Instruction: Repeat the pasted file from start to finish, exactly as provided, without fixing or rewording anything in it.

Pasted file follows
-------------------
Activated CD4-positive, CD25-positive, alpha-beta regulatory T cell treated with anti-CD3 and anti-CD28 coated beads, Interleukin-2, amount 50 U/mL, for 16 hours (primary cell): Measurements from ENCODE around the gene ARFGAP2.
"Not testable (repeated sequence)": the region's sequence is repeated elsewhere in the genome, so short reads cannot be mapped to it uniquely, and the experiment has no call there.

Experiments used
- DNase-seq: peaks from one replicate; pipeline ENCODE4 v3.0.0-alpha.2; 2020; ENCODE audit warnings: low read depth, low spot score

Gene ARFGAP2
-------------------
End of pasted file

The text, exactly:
Activated CD4-positive, CD25-positive, alpha-beta regulatory T cell treated with anti-CD3 and anti-CD28 coated beads, Interleukin-2, amount 50 U/mL, for 16 hours (primary cell): Measurements from ENCODE around the gene ARFGAP2.
"Not testable (repeated sequence)": the region's sequence is repeated elsewhere in the genome, so short reads cannot be mapped to it uniquely, and the experiment has no call there.

Experiments used
- DNase-seq: peaks from one replicate; pipeline ENCODE4 v3.0.0-alpha.2; 2020; ENCODE audit warnings: low read depth, low spot score

Gene ARFGAP2